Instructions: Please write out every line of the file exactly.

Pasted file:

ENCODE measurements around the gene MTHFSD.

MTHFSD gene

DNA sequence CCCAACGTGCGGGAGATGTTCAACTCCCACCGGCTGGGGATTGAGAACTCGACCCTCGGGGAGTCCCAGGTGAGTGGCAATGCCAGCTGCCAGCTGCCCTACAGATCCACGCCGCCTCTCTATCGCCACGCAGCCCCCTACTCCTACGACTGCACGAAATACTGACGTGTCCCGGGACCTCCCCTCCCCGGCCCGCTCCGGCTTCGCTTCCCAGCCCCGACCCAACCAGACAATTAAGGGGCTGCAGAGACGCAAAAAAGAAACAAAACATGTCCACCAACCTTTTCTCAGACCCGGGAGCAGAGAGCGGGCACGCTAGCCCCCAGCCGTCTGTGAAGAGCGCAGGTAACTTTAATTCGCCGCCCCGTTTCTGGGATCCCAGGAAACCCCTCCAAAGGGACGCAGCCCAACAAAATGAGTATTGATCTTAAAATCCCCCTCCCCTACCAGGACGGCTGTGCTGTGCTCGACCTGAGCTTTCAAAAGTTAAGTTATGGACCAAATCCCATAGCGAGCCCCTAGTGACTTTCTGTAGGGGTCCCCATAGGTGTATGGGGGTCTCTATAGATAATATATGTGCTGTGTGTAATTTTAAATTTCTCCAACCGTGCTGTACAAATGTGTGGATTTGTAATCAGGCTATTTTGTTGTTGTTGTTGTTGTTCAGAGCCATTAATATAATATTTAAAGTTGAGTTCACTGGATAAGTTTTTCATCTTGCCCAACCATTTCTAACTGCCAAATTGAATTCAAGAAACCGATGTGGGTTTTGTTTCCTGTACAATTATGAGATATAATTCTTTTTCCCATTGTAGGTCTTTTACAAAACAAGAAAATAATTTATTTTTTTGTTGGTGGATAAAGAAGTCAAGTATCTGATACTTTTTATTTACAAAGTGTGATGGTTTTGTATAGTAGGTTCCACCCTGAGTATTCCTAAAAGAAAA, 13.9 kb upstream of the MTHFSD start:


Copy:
ENCODE measurements around the gene MTHFSD.

MTHFSD gene

DNA sequence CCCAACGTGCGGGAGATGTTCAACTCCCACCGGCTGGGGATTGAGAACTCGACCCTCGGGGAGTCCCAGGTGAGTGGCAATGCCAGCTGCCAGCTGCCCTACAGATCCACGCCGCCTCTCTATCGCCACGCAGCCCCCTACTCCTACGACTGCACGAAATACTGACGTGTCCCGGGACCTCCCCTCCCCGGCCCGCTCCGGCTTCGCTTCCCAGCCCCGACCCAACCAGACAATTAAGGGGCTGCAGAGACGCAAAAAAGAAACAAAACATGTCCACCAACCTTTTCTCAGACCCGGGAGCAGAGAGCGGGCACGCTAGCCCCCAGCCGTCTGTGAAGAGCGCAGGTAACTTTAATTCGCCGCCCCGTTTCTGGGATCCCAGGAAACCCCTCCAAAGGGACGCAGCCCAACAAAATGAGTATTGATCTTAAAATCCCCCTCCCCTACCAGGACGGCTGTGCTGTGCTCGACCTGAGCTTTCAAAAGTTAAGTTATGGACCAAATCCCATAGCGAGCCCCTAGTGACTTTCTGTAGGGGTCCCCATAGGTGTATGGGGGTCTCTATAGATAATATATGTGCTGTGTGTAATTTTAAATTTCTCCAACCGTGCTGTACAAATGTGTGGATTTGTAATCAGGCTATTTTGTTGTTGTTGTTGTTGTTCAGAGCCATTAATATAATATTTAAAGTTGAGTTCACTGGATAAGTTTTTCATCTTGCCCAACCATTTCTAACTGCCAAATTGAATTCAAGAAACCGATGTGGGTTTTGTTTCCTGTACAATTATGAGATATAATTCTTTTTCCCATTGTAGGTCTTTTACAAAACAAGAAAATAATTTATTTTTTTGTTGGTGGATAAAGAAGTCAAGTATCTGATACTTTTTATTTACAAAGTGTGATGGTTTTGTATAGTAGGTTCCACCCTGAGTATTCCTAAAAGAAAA, 13.9 kb upstream of the MTHFSD start: